Your Fiction Addiction, Part 2

Read Part 1 here.

I’ll start by thanking you for coming back.

I’ll follow that up by saying that the answer to your fiction addiction is not pleasant, and you should be prepared for the worst.

With all that out of the way, let’s continue.

Last Time, on Mr. Horne’s Book of Secrets

I explained how fiction, as we know it today is a relatively recent phenomenon. Modern fiction displaced mythology as the primary form of literature. And that changed was marked by the shift from oratory narration to modern prose writing.

Naturally, being able to experience the story from within a character’s POV made literature that much more immersive, and gave modern fiction a leg up over the mythology of old. And even though this practice faced a vicious backlash, and books of fiction were banned, the practice flourished in secret.

But the coming rise of fiction would only be possible if the world changed. Which, amazingly enough, it did.

Fiction Rises as the World Improves

Or rather, fiction rose because the world improved.

Modern fiction has its roots in the Renaissance. And, like so much else that came out of the Renaissance, it probably couldn’t have come earlier.

School of Athens, by Raphael
Makes you wonder what Plato and Socrates would think of modern-day educational institutions.

Because back in the dark ages, when you constantly had to fret about which plague would do you in before the next war could claim you, there wasn’t really any time to take up reading. You were too busy surviving.

But as surviving became less and less of a problem, the arts—fiction included—became more of a realistic pastime. And you’ll notice that the wealthy and well to do were the first to embrace it. Wherever the human standard of living increased, the appreciation of fiction was sure to follow, first among the nobility, and then trickling down to the commoners.

You see this trend continue through the Renaissance, the Enlightenment, European expansion, the industrial revolution, and into the twentieth century. As each sector of society had their fortunes expanded, the consumption of fiction grew in proportionality. In time, fiction was even being written for that least powerful faction of society—children. And today, it is a pastime enjoyed by all.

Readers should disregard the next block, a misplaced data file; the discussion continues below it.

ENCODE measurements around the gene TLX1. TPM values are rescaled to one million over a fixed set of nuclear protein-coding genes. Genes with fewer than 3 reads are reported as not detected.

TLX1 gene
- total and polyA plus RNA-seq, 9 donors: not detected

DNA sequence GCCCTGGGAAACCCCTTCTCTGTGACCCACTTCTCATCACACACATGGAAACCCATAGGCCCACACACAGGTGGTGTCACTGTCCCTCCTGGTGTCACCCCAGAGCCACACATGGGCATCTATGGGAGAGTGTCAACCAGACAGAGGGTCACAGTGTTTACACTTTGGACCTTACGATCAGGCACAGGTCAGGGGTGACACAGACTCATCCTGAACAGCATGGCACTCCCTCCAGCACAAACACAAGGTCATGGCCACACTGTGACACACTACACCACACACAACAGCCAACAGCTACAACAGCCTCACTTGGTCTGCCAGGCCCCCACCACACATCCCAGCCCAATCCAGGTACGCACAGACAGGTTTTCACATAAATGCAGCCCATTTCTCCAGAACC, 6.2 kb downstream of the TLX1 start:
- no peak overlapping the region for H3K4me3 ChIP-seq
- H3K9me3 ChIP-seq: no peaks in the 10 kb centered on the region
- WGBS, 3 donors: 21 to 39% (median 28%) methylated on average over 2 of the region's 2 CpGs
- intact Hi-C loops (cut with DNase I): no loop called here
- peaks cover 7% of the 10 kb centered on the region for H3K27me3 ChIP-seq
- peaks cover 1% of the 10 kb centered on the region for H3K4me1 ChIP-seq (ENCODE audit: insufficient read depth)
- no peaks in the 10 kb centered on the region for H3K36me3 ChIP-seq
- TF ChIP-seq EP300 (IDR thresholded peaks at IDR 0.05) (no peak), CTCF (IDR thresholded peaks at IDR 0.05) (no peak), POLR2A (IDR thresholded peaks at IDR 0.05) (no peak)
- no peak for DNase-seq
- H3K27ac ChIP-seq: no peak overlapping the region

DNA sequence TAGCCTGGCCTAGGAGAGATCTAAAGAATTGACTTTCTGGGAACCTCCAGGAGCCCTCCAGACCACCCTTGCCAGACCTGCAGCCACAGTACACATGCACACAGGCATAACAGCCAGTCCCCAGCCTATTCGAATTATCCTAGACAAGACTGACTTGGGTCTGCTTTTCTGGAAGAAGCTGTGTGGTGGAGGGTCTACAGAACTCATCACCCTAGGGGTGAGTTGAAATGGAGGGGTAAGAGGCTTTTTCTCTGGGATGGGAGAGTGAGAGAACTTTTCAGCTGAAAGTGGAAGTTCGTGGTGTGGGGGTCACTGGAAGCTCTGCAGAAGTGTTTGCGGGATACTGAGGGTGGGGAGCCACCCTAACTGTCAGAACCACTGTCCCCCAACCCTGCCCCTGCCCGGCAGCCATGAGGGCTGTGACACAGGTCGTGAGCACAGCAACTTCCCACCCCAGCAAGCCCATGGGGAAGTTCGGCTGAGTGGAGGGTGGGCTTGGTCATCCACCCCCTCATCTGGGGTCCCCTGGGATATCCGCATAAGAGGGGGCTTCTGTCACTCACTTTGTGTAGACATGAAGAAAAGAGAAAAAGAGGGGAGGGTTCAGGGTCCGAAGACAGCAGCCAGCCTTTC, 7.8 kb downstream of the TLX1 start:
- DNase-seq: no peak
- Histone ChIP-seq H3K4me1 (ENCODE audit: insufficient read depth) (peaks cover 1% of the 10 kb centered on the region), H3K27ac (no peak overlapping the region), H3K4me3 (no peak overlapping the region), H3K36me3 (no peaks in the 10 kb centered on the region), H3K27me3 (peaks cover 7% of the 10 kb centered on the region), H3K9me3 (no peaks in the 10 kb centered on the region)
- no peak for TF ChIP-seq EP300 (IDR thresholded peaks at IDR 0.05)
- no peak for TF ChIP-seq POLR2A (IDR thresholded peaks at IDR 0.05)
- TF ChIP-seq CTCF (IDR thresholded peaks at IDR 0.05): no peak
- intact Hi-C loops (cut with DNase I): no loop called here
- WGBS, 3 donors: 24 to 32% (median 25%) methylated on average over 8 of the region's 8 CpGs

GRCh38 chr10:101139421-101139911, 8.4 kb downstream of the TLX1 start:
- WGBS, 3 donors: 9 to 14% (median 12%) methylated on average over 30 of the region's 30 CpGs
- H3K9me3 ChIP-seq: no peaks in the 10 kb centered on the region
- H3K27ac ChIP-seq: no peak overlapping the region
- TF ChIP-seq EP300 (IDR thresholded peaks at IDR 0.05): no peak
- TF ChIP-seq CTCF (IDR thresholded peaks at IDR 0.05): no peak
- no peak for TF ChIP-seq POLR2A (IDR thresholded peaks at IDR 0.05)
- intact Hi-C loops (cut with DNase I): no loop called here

But that is only because life has become so safe.

The Human Need for Danger

Which brings us to the cause of your fiction addiction: you are too safe.

From your ancestors, you inherited countless generations of instinctual information. And those instincts prepare you to live in a dangerous world.

But what happens when the world suddenly becomes much less dangerous?

I’ll grant you that we still have problems, perils, and dangers even today, but can any of those compare to what human beings experienced in the past? We, with our running water, refrigeration, antibiotics and vaccines, and mass transit. Can it ever be said of us that we are prepared for real danger?

You are safe (probably—I don’t actually know you). You live in a futuristic world where the meat comes in plastic-wrapped packages and band-aids are made for every size and shape of boo boo.

Ah, but instinct still has a hold on us. It doesn’t let us trust safety. Safety, it tells us, is a trap. Our suspicious brains don’t let us get too comfortable. So they seek out danger, in an attempt to connect to something real.

Fiction fills this need. It allows us to experience any of the three kinds of danger:

  1. Physical: threats to our lives and/or health.
  2. Spiritual: threats to our purpose and special place in existence.
  3. Social: threats to our reputation and standing in society.

And we can do this without actually putting ourselves in harms way.

But It’s still an Addiction

You might not suspect this from watching or reading the news, but the world is actually getting safer. Violent crimes may spike in certain areas, but overall they are in a decades-long slump. The same goes for medical dangers such as incurable diseases.

And as the world gets safer, your need for danger will only become more pronounced, meaning your fiction addiction is doomed to get worse.

Some people don’t even turn to fiction. Modern adrenaline junkies chase real risks and extreme dangers just to feel alive. Your fiction addiction might be protecting you from becoming one of these people…or it might be the gateway drug that leads you to pursue more realistic dangers.

And I can’t tell you which it’s going to be for you.

How this Applies to a Creator of Fiction (aka Writer)

The time has come to reveal a secret. The golden rule of writing fiction is nothing more or less than this:

The more convincingly you can simulate danger, the more successful your fiction will be.

Nobody wants to read safe. And if the only conflict in your story is that the characters might have to sell the farm…so they can move to a bigger, nicer farm, then you’ve got nothing to offer your audience.

Fiction consumers are paying you for danger, and you had better provide it to them. The writer collects, packages, and markets artificial danger. It is your career and your purpose—not so different from bottling water or canning food. It’s quite the utilitarian career, and you’d better be ready to treat it as such. Otherwise you won’t last long in this business.

And once you understand this secret, writing becomes easy. The only question you ever need to ask yourself is “how do I make this story more dangerous to the characters”.

After that, you can’t go wrong.